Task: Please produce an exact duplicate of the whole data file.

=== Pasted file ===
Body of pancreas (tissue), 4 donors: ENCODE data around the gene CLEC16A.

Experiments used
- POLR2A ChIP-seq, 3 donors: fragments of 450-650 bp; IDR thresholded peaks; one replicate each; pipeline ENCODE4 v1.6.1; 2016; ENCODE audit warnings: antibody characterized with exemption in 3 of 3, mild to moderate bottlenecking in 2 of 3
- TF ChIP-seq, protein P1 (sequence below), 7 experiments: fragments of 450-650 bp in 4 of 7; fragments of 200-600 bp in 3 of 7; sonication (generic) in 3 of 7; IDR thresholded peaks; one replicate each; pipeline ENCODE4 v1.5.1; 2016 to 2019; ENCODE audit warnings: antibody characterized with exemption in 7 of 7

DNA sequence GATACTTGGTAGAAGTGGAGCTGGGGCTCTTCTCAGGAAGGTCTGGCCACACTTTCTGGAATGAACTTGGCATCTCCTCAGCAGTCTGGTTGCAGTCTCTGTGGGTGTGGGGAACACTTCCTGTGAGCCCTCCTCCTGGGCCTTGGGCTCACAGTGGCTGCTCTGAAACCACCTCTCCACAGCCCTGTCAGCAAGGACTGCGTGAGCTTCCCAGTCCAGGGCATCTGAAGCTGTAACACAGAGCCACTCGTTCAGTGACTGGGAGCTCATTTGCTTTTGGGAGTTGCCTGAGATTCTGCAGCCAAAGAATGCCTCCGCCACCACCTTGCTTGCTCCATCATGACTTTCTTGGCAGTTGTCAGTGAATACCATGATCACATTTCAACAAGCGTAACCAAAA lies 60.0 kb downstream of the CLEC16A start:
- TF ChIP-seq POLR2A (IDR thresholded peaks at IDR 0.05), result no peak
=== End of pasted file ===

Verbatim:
Body of pancreas (tissue), 4 donors: ENCODE data around the gene CLEC16A.

Experiments used
- POLR2A ChIP-seq, 3 donors: fragments of 450-650 bp; IDR thresholded peaks; one replicate each; pipeline ENCODE4 v1.6.1; 2016; ENCODE audit warnings: antibody characterized with exemption in 3 of 3, mild to moderate bottlenecking in 2 of 3
- TF ChIP-seq, protein P1 (sequence below), 7 experiments: fragments of 450-650 bp in 4 of 7; fragments of 200-600 bp in 3 of 7; sonication (generic) in 3 of 7; IDR thresholded peaks; one replicate each; pipeline ENCODE4 v1.5.1; 2016 to 2019; ENCODE audit warnings: antibody characterized with exemption in 7 of 7

DNA sequence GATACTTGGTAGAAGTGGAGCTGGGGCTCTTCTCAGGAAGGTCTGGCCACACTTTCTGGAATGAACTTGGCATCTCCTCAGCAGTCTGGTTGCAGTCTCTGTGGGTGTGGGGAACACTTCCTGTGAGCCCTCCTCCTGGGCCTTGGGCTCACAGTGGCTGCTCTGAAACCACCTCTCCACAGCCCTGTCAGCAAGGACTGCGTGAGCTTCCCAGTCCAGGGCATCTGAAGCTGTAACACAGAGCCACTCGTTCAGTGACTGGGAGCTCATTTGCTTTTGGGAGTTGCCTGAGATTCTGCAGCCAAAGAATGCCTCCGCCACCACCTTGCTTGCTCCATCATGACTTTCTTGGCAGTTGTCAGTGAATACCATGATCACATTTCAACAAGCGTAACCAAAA lies 60.0 kb downstream of the CLEC16A start:
- TF ChIP-seq POLR2A (IDR thresholded peaks at IDR 0.05), result no peak